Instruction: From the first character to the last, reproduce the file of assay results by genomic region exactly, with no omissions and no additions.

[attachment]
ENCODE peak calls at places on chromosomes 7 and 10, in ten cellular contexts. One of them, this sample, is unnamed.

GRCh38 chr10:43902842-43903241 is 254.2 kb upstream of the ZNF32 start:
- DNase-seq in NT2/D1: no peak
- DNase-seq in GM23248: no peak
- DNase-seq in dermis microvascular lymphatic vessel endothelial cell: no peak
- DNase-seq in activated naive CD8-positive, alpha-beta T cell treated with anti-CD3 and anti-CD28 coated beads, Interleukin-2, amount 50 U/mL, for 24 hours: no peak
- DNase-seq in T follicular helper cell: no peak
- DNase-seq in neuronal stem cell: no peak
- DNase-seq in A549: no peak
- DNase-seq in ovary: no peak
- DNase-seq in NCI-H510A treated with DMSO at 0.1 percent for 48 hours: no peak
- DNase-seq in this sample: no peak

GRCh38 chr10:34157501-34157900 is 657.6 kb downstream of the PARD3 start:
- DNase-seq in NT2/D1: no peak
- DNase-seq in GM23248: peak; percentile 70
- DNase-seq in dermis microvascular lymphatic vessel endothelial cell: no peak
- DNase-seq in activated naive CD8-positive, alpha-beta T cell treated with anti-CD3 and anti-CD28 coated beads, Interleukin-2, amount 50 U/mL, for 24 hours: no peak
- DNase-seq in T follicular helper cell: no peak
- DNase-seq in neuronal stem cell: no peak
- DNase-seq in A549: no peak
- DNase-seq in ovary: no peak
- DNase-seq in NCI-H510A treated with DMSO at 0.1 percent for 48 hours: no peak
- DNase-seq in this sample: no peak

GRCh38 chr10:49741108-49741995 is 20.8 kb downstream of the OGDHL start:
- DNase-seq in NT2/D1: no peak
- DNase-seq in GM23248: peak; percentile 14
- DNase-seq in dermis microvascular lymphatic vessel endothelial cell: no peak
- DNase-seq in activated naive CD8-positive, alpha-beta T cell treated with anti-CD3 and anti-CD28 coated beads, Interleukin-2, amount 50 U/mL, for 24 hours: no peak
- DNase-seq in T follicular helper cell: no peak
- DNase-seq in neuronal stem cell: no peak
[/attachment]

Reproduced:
ENCODE peak calls at places on chromosomes 7 and 10, in ten cellular contexts. One of them, this sample, is unnamed.

GRCh38 chr10:43902842-43903241 is 254.2 kb upstream of the ZNF32 start:
- DNase-seq in NT2/D1: no peak
- DNase-seq in GM23248: no peak
- DNase-seq in dermis microvascular lymphatic vessel endothelial cell: no peak
- DNase-seq in activated naive CD8-positive, alpha-beta T cell treated with anti-CD3 and anti-CD28 coated beads, Interleukin-2, amount 50 U/mL, for 24 hours: no peak
- DNase-seq in T follicular helper cell: no peak
- DNase-seq in neuronal stem cell: no peak
- DNase-seq in A549: no peak
- DNase-seq in ovary: no peak
- DNase-seq in NCI-H510A treated with DMSO at 0.1 percent for 48 hours: no peak
- DNase-seq in this sample: no peak

GRCh38 chr10:34157501-34157900 is 657.6 kb downstream of the PARD3 start:
- DNase-seq in NT2/D1: no peak
- DNase-seq in GM23248: peak; percentile 70
- DNase-seq in dermis microvascular lymphatic vessel endothelial cell: no peak
- DNase-seq in activated naive CD8-positive, alpha-beta T cell treated with anti-CD3 and anti-CD28 coated beads, Interleukin-2, amount 50 U/mL, for 24 hours: no peak
- DNase-seq in T follicular helper cell: no peak
- DNase-seq in neuronal stem cell: no peak
- DNase-seq in A549: no peak
- DNase-seq in ovary: no peak
- DNase-seq in NCI-H510A treated with DMSO at 0.1 percent for 48 hours: no peak
- DNase-seq in this sample: no peak

GRCh38 chr10:49741108-49741995 is 20.8 kb downstream of the OGDHL start:
- DNase-seq in NT2/D1: no peak
- DNase-seq in GM23248: peak; percentile 14
- DNase-seq in dermis microvascular lymphatic vessel endothelial cell: no peak
- DNase-seq in activated naive CD8-positive, alpha-beta T cell treated with anti-CD3 and anti-CD28 coated beads, Interleukin-2, amount 50 U/mL, for 24 hours: no peak
- DNase-seq in T follicular helper cell: no peak
- DNase-seq in neuronal stem cell: no peak